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The Anne Arundel County Department of Aging and Disabilities Commits to Justice on World Elder Abuse Awareness Day

Annapolis, MD (June 14, 2021) – The Anne Arundel County Department of Aging and Disabilities Long-term Care Ombudsman Program is working to raise awareness about the serious problem of elder abuse. World Elder Abuse Awareness Day (WEAAD), commemorated annually on June 15, is an effort to unite communities across the world to voice our opposition to any form of abuse, neglect, and exploitation of elders. WEADD serves as a call-to-action for our communities to raise awareness about elder abuse, and reaffirm our county’s commitment to the principle of justice for all. 

“We must respect and value our elders, and ensure that the final years of their lives are the best years,” said County Executive Steuart Pittman. “The work the Department of Aging and Disabilities does to ensure our older residents remain active and engaged in their communities is fantastic, and I commend them for all their efforts to support our older residents and end elder abuse.” 

Elder abuse is both a public health and a human rights issue. Globally, the population is aging, with the number of older people in the world expected to reach 1.4 billion by the year 2030. Research suggests that 4 to 6 percent of elderly people sustain some kind of abuse. Experts believe that elder abuse is significantly under-reported, in part because many communities lack the social supports that would make it easier for those who experience abuse to report it. Research suggests that as few as 1 in 14 cases of elder abuse come to the attention of authorities.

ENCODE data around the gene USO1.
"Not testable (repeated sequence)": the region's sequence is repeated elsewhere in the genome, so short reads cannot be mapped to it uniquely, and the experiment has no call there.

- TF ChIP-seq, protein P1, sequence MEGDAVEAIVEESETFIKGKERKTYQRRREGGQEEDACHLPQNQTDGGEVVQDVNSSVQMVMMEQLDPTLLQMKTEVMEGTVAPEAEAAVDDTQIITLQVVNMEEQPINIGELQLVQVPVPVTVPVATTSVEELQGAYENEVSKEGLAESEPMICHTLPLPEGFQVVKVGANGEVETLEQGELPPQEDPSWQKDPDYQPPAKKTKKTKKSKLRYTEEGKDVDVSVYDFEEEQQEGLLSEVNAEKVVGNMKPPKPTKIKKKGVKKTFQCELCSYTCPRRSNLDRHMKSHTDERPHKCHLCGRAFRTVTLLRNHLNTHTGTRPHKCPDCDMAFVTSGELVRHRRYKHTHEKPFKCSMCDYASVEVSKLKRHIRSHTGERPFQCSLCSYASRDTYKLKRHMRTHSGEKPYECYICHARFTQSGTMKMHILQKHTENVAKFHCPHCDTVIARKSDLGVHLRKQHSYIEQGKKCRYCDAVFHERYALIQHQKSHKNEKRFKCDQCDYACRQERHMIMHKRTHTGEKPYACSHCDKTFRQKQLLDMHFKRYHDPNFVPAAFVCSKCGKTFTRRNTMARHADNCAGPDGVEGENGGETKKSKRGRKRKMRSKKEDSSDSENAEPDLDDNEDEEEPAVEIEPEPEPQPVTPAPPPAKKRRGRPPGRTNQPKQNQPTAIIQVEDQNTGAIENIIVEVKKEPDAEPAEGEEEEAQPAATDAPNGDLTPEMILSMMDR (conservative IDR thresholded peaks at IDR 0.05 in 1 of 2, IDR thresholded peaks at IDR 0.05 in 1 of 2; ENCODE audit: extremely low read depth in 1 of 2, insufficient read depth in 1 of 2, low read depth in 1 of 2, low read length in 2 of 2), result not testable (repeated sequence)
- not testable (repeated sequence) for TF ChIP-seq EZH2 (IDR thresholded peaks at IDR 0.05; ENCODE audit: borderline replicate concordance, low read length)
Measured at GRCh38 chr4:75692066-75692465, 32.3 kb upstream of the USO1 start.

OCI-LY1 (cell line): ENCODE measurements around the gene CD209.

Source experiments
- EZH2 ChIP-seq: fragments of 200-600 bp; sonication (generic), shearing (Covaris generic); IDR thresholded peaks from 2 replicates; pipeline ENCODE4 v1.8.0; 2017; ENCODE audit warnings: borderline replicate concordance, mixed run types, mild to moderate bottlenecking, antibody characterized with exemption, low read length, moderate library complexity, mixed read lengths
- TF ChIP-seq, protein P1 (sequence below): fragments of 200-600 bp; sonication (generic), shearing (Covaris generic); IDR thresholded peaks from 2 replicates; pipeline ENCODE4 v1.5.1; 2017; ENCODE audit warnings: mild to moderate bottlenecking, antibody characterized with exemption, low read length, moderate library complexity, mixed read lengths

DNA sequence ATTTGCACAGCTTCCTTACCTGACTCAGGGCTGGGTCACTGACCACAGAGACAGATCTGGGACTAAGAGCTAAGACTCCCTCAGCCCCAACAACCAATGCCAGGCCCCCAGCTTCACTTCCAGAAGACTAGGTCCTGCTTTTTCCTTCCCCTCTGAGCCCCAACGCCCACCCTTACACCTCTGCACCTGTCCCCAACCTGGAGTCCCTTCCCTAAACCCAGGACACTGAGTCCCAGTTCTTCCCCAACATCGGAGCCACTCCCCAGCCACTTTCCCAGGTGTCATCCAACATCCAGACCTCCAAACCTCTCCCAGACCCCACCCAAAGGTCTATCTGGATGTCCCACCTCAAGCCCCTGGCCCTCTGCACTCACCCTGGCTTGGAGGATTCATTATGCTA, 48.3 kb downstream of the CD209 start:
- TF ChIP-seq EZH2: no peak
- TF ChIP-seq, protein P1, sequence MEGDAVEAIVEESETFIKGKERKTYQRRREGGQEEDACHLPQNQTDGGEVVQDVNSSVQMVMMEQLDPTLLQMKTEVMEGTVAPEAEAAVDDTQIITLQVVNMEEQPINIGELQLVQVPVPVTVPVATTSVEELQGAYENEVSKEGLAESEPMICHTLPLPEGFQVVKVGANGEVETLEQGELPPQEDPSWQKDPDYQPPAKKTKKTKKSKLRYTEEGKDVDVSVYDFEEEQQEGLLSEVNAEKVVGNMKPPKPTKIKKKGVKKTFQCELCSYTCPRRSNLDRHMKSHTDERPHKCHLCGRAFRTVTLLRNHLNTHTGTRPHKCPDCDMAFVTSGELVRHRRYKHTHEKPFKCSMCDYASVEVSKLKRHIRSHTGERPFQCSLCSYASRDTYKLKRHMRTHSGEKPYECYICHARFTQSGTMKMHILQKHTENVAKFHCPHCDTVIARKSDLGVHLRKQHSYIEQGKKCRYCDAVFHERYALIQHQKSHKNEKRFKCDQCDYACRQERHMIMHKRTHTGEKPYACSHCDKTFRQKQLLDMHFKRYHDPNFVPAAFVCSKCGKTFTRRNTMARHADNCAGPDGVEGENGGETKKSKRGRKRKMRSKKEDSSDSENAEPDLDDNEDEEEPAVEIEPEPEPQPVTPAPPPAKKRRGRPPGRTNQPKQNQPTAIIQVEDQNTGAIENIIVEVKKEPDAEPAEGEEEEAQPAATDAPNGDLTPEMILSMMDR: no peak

"Protecting the rights of our elders is a community-wide responsibility," said Karrisa Gouin, Director of the Department of Aging and Disabilities. "We recognize this day and every day to both raise awareness and enact prevention so that older adults can live with the dignity and respect they deserve." 

When we come together, we can prevent elder abuse. There are many ways to strengthen our social supports through policies, services, and programs that keep us integrated in our communities as we are aging. 

  • We can design and equip community centers to work as intergenerational spaces that allow older people to build relationships and participate in the work, play, and life of our neighborhoods.
  • We can think about the role of transportation in reducing social isolation and adjust systems so that we can all continue to move throughout our communities as we age.
  • We can figure out new and better ways to arrange and coordinate the teams, agencies, and programs that work specifically with older people.
  • We can develop programs to educate families and professionals who work with older adults to understand the importance of preventing isolation, how to spot the warning signs of abuse, and what to do to address abuse or neglect.

By doing all that we can to strengthen the social support structure, we can reduce social isolation, protect communities and families against elder abuse, and build a nation that lives up to our promise of justice for all.

If you would like more information on this topic, please contact Paula Currence, Long-term Care Ombudsman Program Director for the Anne Arundel County Department of Aging and Disabilities, at 410-222-4332. TTY users, please call via Maryland Relay 7-1-1. All information is available in an alternative format upon request.

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